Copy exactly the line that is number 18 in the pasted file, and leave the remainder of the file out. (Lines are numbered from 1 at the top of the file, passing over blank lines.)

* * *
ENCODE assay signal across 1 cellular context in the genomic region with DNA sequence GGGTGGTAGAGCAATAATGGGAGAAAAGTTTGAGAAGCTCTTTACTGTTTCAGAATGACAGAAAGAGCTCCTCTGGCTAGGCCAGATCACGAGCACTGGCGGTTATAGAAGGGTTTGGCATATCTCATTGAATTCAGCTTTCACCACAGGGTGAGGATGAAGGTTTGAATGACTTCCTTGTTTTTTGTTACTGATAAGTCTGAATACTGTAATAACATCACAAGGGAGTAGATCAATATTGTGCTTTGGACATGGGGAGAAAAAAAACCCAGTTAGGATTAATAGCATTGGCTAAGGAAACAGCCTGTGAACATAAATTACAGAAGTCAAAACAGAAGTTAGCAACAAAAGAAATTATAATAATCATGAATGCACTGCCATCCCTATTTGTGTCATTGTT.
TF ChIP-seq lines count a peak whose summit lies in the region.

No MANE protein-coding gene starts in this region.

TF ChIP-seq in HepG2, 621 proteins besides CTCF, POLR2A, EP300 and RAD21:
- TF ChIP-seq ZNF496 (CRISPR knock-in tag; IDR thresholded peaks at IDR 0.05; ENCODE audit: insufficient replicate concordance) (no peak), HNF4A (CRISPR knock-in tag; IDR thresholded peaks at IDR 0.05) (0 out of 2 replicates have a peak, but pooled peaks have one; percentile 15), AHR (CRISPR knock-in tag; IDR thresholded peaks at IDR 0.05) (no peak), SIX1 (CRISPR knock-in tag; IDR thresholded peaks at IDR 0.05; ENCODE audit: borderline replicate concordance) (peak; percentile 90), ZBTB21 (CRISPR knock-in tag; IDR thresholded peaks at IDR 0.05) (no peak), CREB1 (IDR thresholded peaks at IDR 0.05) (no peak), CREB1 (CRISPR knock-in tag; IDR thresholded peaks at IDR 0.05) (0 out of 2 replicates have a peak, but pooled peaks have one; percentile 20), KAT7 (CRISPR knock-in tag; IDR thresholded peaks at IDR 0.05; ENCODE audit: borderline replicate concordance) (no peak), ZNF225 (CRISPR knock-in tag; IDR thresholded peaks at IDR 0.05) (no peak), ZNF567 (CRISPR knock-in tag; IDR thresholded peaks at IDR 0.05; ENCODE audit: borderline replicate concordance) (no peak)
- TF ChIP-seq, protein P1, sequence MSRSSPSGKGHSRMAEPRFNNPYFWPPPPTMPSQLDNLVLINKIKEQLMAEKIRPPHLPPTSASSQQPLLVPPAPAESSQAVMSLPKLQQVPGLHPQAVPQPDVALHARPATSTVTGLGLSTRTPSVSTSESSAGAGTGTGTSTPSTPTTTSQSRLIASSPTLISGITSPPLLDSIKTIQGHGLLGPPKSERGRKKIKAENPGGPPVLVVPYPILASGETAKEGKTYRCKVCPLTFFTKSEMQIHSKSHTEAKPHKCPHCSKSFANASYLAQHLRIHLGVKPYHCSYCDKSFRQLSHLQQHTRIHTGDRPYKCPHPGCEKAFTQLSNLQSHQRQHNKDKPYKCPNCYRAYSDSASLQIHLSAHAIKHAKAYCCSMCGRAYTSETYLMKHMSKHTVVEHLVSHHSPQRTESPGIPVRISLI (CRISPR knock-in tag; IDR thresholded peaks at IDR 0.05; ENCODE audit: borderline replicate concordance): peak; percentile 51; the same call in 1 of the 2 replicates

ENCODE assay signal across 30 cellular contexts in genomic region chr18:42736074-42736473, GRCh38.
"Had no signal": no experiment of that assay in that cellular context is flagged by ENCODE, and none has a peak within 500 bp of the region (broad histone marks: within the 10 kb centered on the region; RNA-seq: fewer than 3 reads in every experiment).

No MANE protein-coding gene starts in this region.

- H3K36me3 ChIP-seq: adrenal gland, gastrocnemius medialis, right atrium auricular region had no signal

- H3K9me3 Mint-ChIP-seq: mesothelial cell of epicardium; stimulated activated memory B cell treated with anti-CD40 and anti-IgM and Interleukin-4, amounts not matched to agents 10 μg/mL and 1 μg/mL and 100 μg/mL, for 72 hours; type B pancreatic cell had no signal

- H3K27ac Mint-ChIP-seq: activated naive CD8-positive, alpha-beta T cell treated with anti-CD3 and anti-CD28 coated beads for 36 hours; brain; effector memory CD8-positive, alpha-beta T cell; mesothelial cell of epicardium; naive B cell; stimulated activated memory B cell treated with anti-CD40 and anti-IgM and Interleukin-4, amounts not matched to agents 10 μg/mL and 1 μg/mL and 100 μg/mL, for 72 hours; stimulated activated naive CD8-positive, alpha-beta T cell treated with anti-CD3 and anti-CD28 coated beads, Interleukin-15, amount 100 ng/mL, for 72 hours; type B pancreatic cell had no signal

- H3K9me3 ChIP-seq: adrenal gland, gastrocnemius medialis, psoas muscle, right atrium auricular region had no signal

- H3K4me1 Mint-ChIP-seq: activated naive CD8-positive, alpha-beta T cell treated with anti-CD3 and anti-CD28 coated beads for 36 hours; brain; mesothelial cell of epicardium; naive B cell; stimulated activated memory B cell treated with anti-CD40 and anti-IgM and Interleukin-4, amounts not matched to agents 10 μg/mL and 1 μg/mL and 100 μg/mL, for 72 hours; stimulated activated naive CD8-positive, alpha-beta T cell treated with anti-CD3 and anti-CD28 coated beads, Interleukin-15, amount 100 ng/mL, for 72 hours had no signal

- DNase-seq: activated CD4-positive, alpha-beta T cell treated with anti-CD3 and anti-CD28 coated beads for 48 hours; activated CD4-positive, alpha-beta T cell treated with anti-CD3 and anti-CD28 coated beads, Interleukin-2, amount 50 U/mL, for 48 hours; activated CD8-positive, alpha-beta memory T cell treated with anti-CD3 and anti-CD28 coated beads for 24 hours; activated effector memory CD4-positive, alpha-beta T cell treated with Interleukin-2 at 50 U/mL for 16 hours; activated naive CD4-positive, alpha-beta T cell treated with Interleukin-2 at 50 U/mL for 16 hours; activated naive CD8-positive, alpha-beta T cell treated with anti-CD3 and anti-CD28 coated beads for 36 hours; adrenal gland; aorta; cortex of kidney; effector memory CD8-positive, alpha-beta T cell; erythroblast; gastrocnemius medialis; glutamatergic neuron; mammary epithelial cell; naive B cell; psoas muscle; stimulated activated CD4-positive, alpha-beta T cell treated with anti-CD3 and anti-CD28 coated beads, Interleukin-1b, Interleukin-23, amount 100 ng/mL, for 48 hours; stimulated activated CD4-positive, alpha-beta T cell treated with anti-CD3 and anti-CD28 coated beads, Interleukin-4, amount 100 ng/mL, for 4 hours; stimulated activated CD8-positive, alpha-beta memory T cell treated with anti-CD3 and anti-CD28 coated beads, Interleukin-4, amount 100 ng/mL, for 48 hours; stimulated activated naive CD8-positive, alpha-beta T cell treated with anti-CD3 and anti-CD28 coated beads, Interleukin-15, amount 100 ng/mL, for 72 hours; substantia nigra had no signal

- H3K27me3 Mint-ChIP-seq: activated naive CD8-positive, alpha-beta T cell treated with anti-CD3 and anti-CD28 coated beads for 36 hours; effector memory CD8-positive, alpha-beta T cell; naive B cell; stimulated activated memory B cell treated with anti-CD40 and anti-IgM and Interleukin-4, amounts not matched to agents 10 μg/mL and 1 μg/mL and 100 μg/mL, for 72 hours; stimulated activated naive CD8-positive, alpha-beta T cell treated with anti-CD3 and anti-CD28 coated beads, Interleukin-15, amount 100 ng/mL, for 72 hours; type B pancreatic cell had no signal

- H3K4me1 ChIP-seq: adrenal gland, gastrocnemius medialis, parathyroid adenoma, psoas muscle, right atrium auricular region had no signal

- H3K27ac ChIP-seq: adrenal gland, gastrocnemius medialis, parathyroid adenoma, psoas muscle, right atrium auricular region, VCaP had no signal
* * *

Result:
- H3K27ac ChIP-seq: adrenal gland, gastrocnemius medialis, parathyroid adenoma, psoas muscle, right atrium auricular region, VCaP had no signal